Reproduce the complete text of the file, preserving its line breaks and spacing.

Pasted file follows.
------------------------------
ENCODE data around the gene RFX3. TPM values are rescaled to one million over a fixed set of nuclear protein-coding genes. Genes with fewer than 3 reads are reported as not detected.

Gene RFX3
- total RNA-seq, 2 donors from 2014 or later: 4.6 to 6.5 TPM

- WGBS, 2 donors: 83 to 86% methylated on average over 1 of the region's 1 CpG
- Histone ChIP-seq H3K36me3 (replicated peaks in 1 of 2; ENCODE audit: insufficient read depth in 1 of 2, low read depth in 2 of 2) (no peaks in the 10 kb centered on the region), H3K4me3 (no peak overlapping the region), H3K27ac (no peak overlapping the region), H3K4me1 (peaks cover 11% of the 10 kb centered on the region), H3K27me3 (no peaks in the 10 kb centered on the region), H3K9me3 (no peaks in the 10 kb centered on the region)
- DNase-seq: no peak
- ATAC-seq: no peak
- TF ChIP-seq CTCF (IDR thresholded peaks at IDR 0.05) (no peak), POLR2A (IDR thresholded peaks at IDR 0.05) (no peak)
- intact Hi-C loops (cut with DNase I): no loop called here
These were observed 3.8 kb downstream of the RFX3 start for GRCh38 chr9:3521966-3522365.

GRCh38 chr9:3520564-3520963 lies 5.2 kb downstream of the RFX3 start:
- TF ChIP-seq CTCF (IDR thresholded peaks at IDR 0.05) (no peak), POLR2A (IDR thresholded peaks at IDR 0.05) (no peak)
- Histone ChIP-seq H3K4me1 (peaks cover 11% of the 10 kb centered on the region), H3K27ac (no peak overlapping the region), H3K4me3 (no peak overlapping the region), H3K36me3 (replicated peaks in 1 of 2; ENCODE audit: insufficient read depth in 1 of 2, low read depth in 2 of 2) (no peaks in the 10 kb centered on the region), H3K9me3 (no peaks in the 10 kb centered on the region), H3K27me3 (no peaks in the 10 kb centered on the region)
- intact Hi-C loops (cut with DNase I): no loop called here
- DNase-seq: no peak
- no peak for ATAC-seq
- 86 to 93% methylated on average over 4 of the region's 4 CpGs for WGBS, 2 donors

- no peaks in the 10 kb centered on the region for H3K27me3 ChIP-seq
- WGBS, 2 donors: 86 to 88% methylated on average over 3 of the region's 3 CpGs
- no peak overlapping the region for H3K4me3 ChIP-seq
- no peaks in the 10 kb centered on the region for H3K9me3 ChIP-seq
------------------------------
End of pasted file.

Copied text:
ENCODE data around the gene RFX3. TPM values are rescaled to one million over a fixed set of nuclear protein-coding genes. Genes with fewer than 3 reads are reported as not detected.

Gene RFX3
- total RNA-seq, 2 donors from 2014 or later: 4.6 to 6.5 TPM

- WGBS, 2 donors: 83 to 86% methylated on average over 1 of the region's 1 CpG
- Histone ChIP-seq H3K36me3 (replicated peaks in 1 of 2; ENCODE audit: insufficient read depth in 1 of 2, low read depth in 2 of 2) (no peaks in the 10 kb centered on the region), H3K4me3 (no peak overlapping the region), H3K27ac (no peak overlapping the region), H3K4me1 (peaks cover 11% of the 10 kb centered on the region), H3K27me3 (no peaks in the 10 kb centered on the region), H3K9me3 (no peaks in the 10 kb centered on the region)
- DNase-seq: no peak
- ATAC-seq: no peak
- TF ChIP-seq CTCF (IDR thresholded peaks at IDR 0.05) (no peak), POLR2A (IDR thresholded peaks at IDR 0.05) (no peak)
- intact Hi-C loops (cut with DNase I): no loop called here
These were observed 3.8 kb downstream of the RFX3 start for GRCh38 chr9:3521966-3522365.

GRCh38 chr9:3520564-3520963 lies 5.2 kb downstream of the RFX3 start:
- TF ChIP-seq CTCF (IDR thresholded peaks at IDR 0.05) (no peak), POLR2A (IDR thresholded peaks at IDR 0.05) (no peak)
- Histone ChIP-seq H3K4me1 (peaks cover 11% of the 10 kb centered on the region), H3K27ac (no peak overlapping the region), H3K4me3 (no peak overlapping the region), H3K36me3 (replicated peaks in 1 of 2; ENCODE audit: insufficient read depth in 1 of 2, low read depth in 2 of 2) (no peaks in the 10 kb centered on the region), H3K9me3 (no peaks in the 10 kb centered on the region), H3K27me3 (no peaks in the 10 kb centered on the region)
- intact Hi-C loops (cut with DNase I): no loop called here
- DNase-seq: no peak
- no peak for ATAC-seq
- 86 to 93% methylated on average over 4 of the region's 4 CpGs for WGBS, 2 donors

- no peaks in the 10 kb centered on the region for H3K27me3 ChIP-seq
- WGBS, 2 donors: 86 to 88% methylated on average over 3 of the region's 3 CpGs
- no peak overlapping the region for H3K4me3 ChIP-seq
- no peaks in the 10 kb centered on the region for H3K9me3 ChIP-seq